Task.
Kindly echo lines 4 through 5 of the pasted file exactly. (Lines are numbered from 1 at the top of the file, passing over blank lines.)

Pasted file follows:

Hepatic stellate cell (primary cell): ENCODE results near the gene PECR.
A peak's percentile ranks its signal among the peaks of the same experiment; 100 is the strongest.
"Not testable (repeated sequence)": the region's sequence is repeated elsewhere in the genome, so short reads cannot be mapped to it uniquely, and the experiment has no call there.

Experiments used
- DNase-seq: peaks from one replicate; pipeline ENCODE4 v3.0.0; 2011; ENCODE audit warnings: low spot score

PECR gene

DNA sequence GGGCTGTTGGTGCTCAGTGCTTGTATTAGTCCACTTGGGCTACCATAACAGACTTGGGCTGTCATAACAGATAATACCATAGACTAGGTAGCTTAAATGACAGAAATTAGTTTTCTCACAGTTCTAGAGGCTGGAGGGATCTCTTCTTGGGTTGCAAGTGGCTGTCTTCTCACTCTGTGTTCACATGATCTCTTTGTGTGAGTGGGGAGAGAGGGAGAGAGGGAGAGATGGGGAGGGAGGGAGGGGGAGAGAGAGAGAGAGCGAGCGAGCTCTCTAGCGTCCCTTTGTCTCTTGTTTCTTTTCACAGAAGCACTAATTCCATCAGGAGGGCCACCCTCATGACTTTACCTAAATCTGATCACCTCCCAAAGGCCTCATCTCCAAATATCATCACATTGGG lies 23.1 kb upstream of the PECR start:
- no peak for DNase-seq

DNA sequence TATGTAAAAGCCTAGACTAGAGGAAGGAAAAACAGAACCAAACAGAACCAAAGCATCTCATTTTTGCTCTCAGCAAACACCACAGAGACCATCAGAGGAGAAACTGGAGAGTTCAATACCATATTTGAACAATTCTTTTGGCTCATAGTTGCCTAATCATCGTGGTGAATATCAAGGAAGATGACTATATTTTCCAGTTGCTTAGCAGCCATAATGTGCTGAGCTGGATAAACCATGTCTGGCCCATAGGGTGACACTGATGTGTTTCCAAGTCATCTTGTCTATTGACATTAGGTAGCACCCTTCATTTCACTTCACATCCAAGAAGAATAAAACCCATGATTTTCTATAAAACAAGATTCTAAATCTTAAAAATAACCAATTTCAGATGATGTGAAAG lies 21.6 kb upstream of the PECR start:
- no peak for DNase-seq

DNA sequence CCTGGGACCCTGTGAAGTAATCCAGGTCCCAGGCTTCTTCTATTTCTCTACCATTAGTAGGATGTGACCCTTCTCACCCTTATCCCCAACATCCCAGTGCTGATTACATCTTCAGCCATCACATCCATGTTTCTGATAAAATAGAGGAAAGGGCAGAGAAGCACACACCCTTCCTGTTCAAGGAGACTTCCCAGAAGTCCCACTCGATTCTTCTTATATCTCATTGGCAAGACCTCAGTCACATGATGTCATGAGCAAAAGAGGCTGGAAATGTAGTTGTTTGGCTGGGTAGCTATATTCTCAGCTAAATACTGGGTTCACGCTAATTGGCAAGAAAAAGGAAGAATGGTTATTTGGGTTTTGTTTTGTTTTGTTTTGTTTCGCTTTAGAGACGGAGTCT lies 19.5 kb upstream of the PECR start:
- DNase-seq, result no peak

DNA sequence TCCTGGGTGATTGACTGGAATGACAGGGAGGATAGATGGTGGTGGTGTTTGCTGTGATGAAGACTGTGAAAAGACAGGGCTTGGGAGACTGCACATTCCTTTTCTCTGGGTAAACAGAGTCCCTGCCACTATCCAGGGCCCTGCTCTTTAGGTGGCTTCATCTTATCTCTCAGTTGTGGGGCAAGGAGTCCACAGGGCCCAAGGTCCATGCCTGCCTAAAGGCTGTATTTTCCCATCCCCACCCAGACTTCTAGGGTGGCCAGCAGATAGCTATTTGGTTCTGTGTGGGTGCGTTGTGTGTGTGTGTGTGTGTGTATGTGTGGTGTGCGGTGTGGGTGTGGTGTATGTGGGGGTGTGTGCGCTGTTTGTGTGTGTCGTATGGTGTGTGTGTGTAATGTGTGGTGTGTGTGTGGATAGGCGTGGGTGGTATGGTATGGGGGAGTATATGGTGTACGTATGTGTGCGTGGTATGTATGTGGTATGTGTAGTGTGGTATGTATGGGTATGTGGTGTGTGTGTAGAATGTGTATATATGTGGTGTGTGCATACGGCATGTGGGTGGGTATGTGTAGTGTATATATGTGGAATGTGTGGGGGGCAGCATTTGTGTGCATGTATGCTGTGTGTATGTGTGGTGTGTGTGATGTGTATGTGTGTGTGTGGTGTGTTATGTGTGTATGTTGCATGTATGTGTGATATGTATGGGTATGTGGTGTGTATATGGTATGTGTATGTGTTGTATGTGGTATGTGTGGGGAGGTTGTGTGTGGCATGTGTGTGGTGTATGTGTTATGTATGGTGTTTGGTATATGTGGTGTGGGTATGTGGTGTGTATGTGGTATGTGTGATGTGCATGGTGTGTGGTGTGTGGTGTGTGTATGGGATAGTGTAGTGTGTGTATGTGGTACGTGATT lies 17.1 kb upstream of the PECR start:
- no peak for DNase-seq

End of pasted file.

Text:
Experiments used
- DNase-seq: peaks from one replicate; pipeline ENCODE4 v3.0.0; 2011; ENCODE audit warnings: low spot score